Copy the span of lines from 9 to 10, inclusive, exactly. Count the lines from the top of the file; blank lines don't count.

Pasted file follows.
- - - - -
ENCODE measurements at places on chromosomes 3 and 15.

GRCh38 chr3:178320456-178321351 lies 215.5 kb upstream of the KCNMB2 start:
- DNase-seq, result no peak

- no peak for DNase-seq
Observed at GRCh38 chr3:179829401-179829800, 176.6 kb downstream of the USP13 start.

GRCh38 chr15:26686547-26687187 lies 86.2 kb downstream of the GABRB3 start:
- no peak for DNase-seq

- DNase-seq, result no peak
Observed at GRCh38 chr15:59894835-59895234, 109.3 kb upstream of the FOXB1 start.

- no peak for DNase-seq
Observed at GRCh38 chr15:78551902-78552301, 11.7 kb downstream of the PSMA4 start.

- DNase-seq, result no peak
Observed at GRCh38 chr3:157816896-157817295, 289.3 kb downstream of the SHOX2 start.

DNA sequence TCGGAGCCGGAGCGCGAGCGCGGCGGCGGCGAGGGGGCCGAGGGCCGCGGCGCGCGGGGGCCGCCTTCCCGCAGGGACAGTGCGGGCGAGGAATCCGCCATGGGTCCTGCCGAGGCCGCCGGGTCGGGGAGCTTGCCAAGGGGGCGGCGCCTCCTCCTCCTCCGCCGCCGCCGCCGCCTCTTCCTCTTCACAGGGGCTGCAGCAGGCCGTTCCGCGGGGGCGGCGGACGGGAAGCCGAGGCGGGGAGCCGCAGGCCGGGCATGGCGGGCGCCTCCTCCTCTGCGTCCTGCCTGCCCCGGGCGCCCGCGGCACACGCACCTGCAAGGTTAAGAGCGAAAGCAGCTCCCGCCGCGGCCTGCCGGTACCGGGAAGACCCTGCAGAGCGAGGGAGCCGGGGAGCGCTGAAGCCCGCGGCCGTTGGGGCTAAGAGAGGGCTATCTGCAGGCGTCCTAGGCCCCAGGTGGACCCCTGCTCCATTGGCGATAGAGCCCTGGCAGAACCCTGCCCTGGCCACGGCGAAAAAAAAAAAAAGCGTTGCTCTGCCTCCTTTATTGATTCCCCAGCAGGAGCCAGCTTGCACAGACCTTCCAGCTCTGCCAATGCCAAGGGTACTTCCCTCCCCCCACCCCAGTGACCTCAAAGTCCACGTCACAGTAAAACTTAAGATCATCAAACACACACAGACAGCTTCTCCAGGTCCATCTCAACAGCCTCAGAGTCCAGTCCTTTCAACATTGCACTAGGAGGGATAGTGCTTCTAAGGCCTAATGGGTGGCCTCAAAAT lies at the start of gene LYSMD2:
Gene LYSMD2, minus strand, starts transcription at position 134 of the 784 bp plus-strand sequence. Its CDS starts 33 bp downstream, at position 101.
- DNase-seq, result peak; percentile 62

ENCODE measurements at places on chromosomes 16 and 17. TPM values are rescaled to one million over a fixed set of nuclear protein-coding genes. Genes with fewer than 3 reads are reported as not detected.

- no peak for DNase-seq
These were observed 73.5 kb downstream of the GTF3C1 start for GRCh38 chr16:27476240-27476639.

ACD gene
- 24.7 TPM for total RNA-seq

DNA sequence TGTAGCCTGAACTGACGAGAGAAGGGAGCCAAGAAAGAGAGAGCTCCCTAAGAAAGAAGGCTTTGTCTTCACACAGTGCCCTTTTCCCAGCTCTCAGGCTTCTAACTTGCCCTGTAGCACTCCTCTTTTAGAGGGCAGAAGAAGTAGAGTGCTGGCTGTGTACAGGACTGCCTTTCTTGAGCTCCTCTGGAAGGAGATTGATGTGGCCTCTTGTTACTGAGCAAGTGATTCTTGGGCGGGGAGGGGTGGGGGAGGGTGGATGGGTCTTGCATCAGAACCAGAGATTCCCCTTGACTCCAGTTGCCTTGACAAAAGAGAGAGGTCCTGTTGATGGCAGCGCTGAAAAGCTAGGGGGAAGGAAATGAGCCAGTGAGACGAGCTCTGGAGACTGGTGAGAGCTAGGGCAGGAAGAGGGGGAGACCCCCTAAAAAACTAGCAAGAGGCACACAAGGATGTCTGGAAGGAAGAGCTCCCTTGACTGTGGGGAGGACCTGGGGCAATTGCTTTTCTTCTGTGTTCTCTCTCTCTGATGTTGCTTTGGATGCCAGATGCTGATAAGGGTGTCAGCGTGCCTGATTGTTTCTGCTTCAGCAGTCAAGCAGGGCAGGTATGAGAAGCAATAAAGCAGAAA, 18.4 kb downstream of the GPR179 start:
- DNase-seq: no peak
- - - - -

Observed at GRCh38 chr15:59894835-59895234, 109.3 kb upstream of the FOXB1 start.

- no peak for DNase-seq